The process of making Madeira involves taking these fruity, charming fortified wines and putting them in places of varying degrees of warmth and letting them slowly concentrate in ancient wooden barrels that warp and twist due to the heat. This is a picture of the main Barbeito warehouse, they have 3, it has a zinc roof to trap extra warmth from the sun.
The conventional logic is that the stuff you are going to sell as young wine to people who do not care goes at the warm top of the warehouses and gets baked whilst the classy stuff lives at the cooler bottom of the warehouses and is matured more gracefully. At this point I did wonder if there really was method to the madness as Barbeito-grandson likes to experiment with putting barrels of every quality at any height and so they get highly variable heat exposure. How this affects the character presumably only he and his second-in-command-winemaker know, as the blended Madeiras that Barbeito produce have some whacked-out constituents.
Some of these casks are blended into average age blends. Some are bottles as single cask colheitas and some will be left for many years to be blended into a single-varietal, single-vintage frasqueiras. All this may lead you to think that making Madeira is somewhat of an arcane art.
You would be right. I am frankly surprised that a recognisable house style emerges from all these various types of jiggery-pokery – but it does and that house style is one of the most compelling and delicious you will find from this island of twisted and crazy wines. The thing about Barbeito wines is that they are alive. You may try a 20 year old or a 200 year old wine from a more bland producer, but all that means is one has been dead longer than the other – the appreciation of Barbeito wines is the polar opposite of such necrophilia.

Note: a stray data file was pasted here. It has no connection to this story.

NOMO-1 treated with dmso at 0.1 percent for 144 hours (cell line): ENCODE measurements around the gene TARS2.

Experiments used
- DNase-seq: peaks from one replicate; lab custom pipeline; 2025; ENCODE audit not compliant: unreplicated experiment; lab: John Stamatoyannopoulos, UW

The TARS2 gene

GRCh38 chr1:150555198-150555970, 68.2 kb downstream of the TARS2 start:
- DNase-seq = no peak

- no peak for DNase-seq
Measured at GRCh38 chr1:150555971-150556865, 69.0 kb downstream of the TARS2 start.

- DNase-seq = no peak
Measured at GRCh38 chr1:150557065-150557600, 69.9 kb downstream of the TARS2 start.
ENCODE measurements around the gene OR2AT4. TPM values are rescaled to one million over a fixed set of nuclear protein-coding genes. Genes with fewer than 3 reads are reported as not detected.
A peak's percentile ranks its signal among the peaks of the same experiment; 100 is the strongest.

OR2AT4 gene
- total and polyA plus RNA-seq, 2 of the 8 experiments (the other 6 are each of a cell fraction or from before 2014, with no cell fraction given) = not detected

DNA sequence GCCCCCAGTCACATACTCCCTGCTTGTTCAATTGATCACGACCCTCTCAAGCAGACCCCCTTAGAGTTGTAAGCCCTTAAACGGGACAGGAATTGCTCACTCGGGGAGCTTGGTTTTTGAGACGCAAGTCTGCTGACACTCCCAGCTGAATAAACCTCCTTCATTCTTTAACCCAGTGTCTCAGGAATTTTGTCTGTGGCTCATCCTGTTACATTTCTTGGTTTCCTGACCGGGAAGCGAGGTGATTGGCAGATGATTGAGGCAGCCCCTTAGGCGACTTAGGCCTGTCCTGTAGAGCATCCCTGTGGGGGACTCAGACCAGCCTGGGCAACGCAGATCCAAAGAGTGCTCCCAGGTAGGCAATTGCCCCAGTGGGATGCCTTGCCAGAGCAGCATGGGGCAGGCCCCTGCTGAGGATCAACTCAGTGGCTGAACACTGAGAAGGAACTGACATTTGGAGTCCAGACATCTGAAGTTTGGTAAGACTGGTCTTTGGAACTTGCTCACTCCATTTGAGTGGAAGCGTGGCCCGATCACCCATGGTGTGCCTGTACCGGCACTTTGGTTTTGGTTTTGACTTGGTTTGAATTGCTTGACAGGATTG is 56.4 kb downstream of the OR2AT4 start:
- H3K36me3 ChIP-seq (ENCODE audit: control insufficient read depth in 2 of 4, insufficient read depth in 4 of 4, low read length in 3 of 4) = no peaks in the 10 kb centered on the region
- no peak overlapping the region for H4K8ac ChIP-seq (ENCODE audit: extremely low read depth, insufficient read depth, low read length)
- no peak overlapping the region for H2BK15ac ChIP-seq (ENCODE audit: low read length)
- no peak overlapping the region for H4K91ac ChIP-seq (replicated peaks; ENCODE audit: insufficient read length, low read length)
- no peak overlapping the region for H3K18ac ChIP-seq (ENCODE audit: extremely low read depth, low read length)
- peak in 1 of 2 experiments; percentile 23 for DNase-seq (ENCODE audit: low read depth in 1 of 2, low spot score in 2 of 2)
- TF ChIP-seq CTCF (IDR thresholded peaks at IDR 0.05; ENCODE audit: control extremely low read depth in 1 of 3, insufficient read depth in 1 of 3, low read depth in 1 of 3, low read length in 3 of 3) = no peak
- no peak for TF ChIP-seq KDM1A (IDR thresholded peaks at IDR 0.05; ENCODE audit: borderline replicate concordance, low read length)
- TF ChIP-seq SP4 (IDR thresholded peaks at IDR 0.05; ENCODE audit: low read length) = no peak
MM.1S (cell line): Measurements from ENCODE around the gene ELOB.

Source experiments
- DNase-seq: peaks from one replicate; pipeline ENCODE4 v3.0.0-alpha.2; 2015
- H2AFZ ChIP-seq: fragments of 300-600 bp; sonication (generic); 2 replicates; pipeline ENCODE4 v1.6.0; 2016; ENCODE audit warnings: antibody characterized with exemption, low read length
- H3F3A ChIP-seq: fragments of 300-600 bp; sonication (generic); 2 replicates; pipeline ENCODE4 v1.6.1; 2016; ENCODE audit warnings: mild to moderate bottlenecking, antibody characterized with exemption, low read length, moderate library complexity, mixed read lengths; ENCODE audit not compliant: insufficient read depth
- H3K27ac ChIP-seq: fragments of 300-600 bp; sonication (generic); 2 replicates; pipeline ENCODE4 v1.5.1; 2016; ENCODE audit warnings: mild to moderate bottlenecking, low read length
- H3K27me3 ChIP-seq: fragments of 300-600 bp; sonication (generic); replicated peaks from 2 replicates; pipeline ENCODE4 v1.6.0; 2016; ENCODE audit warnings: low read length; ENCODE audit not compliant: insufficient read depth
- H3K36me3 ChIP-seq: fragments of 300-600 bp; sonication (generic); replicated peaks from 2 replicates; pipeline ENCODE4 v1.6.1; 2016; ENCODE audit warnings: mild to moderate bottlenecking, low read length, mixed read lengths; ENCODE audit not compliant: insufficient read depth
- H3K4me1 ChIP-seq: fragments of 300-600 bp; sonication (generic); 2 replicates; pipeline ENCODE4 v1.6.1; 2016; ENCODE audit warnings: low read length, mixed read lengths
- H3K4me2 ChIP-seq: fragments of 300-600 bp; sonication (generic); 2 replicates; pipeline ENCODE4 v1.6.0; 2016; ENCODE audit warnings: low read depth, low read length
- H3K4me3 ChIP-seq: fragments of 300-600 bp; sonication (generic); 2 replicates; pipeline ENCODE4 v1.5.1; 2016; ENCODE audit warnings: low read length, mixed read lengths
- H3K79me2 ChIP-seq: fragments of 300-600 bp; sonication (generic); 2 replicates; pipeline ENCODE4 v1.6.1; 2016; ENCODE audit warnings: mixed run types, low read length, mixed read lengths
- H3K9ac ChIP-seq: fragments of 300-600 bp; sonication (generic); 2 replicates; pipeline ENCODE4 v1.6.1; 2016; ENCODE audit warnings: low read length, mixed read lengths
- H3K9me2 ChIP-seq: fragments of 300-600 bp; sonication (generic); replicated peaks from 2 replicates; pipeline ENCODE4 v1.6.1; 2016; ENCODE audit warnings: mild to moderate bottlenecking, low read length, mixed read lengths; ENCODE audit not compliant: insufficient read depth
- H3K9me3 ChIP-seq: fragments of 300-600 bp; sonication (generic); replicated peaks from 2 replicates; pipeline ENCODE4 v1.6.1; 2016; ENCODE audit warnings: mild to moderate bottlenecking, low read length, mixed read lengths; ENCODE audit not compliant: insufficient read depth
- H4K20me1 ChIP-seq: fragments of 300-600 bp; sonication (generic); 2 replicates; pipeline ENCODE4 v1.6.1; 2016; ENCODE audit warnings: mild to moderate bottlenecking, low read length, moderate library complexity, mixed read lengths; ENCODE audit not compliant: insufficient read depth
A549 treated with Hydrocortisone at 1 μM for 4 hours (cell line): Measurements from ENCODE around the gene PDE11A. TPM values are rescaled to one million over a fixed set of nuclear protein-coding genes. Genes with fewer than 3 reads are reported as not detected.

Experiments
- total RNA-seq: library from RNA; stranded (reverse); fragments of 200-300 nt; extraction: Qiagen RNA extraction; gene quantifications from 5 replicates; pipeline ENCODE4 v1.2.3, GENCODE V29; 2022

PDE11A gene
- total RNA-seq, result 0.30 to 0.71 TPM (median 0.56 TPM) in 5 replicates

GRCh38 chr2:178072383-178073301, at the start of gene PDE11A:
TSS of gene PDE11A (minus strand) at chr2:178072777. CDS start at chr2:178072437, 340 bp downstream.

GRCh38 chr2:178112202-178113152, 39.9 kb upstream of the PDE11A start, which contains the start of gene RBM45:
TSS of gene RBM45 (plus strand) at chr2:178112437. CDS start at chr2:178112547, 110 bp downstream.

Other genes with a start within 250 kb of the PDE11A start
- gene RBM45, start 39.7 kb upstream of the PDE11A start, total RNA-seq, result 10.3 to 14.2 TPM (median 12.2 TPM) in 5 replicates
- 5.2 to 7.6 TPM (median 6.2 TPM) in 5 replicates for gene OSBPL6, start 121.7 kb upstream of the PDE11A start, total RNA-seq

The wines with a given age are the ultimate expression of the blender’s art. Like all Barbeito Madeiras they are made in very small batches so there is very little chance you will be able to try the exact same wines that we tried: the 40-year-old we tried, for example, had a small proportion of Mr Barbeito’s 1880 wine from his private collection, that had been matured in demijohns, in it. There is no way I can tell you where to buy that wine! However, these wines show off the skill of the blender with ever more involute complexity a and concentration the more your credit card smokes. Even at the average age of the 40-year-old blend they have that spritely, sweet, savoury, sour, sapid house style. 10-and 20-year-old bottles provide incredible bargains with increasing aged complexity overlaid by the personality of the producer.
I feel the real excitement is in the single-harvest colheitas. These are never amazingly old (we purchased a 2003), but they shine with the effulgent personality of a single plot of vines vinified and matured separately with the quality of the house style shining through. These wines are not expensive given the time and effort that goes into growing, making and maturing these wines. Moreover, they are the Madeiras which come closest, in this other-worldly style of wine, to a more conventional single-vintage, single-vineyard wine you would buy from anywhere other than this unique island.
Fraqueiras are incredibly rare and provide fascinating insights into how the particular grape varietals have aged since that vintage in the crazy Madeira maturation conditions. Delicious, wonderful, profound but, alas, rare and expensive. The few times I have seen them for sale I simply did not have enough money to buy the importer’s minimum of six bottles; if I were not diabetic and so require food on a regular basis I would happily go without food for weeks if it meant I could be drinking these as I reduced.
Barbeito Madeiras are stunning examples of the island’s wines, and qualify as must buy items when you see them for sale. Readers in London should feel particularly lucky as the house Madeira of Fortnum and Mason is a Barbeito colheita. Visitors to Town are strongly advised to drop by to pick up a bottle or two!